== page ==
Contract law does not adequately account for the harms that we can inflict on third parties by joint agreement. Some terms are prohibited, and some third party interests are protected by independent causes of action. But a wide variety of material interests that are otherwise recognized in law may be burdened by other people’s contracts. This Article proposes that ambiguous contract terms be construed to avoid harming third parties.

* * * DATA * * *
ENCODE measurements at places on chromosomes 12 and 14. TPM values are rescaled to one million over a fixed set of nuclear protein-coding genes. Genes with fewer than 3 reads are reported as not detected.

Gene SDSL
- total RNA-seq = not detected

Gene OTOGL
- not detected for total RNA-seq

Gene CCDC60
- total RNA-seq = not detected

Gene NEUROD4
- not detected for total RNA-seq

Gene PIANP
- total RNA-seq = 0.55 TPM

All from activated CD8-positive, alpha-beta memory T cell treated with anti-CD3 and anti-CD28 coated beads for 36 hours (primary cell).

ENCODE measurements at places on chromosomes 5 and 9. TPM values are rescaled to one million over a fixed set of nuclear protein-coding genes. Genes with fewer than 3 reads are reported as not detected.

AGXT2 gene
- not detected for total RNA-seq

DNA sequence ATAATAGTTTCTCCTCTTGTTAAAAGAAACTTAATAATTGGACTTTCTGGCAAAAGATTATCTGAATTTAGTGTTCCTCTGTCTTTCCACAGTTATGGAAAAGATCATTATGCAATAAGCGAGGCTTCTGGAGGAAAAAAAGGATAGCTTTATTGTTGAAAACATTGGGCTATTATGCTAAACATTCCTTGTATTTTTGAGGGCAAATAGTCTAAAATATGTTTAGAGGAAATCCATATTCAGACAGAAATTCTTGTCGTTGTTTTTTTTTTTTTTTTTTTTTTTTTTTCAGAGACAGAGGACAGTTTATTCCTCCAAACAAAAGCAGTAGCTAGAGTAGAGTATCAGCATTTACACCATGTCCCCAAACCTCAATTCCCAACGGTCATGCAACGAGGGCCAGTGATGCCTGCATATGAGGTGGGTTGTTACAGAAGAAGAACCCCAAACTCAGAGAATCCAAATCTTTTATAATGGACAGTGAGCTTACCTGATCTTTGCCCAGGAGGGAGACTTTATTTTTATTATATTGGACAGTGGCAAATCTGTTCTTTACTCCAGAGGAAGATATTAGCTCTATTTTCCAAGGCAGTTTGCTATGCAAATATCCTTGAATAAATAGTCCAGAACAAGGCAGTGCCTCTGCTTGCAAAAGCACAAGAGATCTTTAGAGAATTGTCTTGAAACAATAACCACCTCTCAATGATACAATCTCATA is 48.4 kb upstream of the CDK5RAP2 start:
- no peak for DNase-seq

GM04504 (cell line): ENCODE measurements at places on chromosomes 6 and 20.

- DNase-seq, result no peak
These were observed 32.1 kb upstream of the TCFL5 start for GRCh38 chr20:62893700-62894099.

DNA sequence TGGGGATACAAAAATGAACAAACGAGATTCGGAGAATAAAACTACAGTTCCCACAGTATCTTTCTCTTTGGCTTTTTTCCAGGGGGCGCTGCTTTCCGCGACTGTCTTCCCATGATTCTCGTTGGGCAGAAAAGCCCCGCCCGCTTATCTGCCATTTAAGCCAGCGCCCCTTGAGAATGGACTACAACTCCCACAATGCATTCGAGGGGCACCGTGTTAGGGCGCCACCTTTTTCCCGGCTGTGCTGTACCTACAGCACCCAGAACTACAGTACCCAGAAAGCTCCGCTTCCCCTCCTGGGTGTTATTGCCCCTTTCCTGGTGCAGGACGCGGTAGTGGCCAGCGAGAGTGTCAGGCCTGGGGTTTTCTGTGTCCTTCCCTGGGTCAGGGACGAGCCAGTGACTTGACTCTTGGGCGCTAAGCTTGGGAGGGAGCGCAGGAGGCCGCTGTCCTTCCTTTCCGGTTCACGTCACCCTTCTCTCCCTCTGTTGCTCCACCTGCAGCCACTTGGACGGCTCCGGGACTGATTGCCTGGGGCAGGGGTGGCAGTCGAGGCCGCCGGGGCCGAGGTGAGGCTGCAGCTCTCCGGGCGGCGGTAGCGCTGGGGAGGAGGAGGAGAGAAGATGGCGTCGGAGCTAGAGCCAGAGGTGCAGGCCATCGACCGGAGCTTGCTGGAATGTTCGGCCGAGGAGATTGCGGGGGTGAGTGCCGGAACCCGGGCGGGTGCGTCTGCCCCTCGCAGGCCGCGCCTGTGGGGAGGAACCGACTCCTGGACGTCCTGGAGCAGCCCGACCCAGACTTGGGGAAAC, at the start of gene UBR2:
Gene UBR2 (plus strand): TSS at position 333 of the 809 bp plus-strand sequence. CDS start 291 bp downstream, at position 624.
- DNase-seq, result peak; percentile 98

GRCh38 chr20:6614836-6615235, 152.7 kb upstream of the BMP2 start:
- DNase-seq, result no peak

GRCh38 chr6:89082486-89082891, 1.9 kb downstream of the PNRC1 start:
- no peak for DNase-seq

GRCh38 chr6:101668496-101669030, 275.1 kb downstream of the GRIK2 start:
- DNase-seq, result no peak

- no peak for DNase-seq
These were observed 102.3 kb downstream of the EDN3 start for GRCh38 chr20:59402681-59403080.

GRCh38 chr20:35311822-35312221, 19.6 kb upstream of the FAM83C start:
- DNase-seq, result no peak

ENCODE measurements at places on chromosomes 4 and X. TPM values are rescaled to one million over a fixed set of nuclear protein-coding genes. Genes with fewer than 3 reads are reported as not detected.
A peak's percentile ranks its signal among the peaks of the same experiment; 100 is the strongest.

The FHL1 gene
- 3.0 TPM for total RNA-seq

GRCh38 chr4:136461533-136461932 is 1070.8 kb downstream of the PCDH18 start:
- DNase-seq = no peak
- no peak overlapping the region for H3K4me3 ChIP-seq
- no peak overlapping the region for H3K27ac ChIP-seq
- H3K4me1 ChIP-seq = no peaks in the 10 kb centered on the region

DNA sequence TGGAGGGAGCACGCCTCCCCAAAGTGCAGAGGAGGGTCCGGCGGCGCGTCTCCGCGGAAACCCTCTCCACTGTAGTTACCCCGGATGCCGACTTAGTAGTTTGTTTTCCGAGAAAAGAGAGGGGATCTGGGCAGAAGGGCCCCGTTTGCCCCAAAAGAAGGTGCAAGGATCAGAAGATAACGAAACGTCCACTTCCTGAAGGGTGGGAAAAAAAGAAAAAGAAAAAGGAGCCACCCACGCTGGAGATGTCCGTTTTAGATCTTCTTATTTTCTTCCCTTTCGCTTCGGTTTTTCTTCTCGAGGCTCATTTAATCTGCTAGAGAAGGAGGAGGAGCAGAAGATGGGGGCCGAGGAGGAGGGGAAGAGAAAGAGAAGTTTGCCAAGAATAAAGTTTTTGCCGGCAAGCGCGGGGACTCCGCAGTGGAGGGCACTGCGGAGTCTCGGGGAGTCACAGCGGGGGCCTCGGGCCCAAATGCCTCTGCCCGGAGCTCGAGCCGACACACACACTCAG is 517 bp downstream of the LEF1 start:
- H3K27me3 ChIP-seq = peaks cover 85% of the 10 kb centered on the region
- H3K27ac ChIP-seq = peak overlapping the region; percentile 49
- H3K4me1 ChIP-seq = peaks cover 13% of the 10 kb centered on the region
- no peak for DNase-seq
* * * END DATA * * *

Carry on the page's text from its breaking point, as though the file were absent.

This Comment fills that gap by providing a descriptive account of lettermarking and by suggesting ways to curb this pernicious practice. Part I documents the rise of lettermarking and explains how lettermarks damage American democracy. Part I also discusses Executive Order 13,457, promulgated by President George W. Bush in an attempt to control lettermarking. We explain why EO 13,457 has not been enforced and suggest that some supplementary control mechanism — preferably one that relies on private actors — will be needed to curb lettermarks.